(7a)

where (7b)

Equation (7a) is the emission spectrum of an excited state into a single lower energy state, while to compute the excitation rate we need the reverse―the absorption spectrum of the lower state into the higher state. Fortunately the two are identical, a principle often used in astronomy to measure absorption lines of atoms and molecules by using their emission caused by illumination from a nearby star [3] .

To compute the effective frequency bandwidth of the emission line, we simply renormalize this distribution so that the center frequency νo has value 1―indicating 100% sensitivity. To accomplish this new normalization, we simply multiply Equation (7a) by πΔνL/2. Since Equation (7a) integrates to one, the new function will integrate to πΔνL/2―the effective frequency bandwidth of the emission as given by Equation (8). We can then substitute the value of ΔνL = 1/(2πτdecay) from Equation 7(b) to get A21 in terms of the effective frequency bandwidth in Equation (9).

(8)

Now we can write Equation 5(a) as

(9)

Solving for B21, we get the following result with a little algebra, which must also equal B12 since the two are equal from Equation (5b).

(10)

This result becomes very physical in Equation (11) when we compute the rate of excitation (ER) for an unexcited atom as defined in Einstein’s paper above.

(11)

Now we rewrite this equation in terms of the PFR (photon flux rate per unit area per frequency), which is given simply as Equation (12).

(photons/sec/cm2/Hz). (12)

The excitation rate per second (ER) is then

(13)

To identify the term we seek, the general form to compute an excitation rate is by taking the probability of being unexcited (P1) times the number of photons/sec/cm2/Hz (PFR) times the effective bandwidth of the excitation (Δfeff) times the cross-section of interaction (Cphoton) for the photon to give photons/sec excited, as shown in Equation (14).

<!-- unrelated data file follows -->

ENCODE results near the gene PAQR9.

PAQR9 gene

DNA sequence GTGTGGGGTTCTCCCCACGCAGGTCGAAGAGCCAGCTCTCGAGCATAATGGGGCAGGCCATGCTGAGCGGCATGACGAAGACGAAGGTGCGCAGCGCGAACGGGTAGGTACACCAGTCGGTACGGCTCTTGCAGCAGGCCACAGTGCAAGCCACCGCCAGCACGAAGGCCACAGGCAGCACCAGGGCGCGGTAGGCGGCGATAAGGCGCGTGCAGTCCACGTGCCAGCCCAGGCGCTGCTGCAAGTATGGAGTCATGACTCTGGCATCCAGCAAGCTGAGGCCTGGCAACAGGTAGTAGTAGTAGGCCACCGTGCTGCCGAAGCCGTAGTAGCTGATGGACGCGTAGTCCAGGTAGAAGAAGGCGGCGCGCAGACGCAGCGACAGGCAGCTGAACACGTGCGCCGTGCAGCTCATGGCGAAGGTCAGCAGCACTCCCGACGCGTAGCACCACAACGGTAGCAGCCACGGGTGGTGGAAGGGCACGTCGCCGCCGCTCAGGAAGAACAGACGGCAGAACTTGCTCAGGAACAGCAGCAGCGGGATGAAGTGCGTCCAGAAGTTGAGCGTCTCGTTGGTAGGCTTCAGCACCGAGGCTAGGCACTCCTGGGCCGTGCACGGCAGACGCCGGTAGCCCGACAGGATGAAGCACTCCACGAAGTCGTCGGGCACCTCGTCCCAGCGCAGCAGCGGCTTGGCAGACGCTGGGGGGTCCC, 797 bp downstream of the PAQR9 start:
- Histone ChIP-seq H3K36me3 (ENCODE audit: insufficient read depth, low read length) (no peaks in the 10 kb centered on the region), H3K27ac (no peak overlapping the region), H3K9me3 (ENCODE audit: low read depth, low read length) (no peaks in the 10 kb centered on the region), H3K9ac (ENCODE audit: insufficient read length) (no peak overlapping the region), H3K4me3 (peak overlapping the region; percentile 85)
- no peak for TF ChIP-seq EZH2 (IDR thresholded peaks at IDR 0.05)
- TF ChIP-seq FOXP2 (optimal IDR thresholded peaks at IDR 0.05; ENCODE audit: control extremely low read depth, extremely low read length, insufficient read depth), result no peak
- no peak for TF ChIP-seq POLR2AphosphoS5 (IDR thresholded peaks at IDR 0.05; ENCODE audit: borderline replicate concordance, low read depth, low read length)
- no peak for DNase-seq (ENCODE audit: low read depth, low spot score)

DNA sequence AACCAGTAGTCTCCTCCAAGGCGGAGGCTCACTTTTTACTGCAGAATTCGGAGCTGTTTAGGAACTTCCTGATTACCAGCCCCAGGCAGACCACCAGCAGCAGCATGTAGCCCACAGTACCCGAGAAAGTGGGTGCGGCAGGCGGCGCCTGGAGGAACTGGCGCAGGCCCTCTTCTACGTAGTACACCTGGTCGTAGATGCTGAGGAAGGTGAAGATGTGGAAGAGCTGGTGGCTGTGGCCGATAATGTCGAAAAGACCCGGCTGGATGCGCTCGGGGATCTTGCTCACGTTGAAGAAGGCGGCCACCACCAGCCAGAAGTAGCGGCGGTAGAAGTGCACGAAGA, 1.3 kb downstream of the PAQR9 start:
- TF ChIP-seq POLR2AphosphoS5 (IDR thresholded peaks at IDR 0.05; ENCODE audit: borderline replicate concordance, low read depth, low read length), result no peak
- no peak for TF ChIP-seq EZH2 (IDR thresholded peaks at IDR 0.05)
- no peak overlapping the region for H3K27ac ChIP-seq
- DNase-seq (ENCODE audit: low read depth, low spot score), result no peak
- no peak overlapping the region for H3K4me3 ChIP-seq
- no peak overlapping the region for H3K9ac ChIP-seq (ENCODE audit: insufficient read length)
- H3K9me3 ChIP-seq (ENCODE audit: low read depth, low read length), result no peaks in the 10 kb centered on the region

(14)

We see immediately that the cross-section of the photon for every excitation of a heavy electronic system in its rest frame must be

(15)

where λ = the wavelength in the rest frame of our infinitely heavy atom.

4. Conclusions

The model of an infinitely heavy two-state electronic system in thermal equilibrium used by Einstein in his 1917 paper [1] leads to a universal photonic cross-section equal to λ2/2π. The only additional mathematics we needed was the spectrum of Lorentz emission, a well known process both in QM and experimental physics for spontaneous decay [2] . Einstein had assumed that this form of emission was his equilibrium analysis by making the probability P2 of the excited state decay at a rate P2/tdecay. Given that the only apparent assumptions here are blackbody equilibrium and Lorentz decay combined with the three physical processes of excitation, spontaneous decay and stimulated emission, the cross-section derived would appear to be quite general.

This result is satisfying in that it makes the effective area of a photonic interaction proportional to λ2. It seems likely that suitable QM calculations should come to a similar conclusion.

Such a simple result can be quite useful in physical calculations. For instance, suppose one has an atom or molecule of any type on a solid surface and needed to know what photon flux it would take to excite it well. If you irradiate it with a laser frequency tuned to its transition, then each atom or molecule will be excited at a rate equal to the photon flux/unit area times λ2/2π. In this way all the details of the transition can be ignored and active sensors of trace chemicals can be easily designed.

Conflicts of Interest

The authors declare no conflicts of interest.

References

[1] Einstein, A. (1917) Zur Quantentheorie der Strahlung (On the Quantum Theory of Radiation). Physika Zeitschrift, 18, 121-128.
[2] www.pci.tu-bs.de/aggericke/PC4e/Kap_III/Linienbreite.htm
[3] Sharma, A. and Schulman, S.G. (1999) Introduction to Fluorescence Spectroscopy. Wiley Interscience, Hoboken.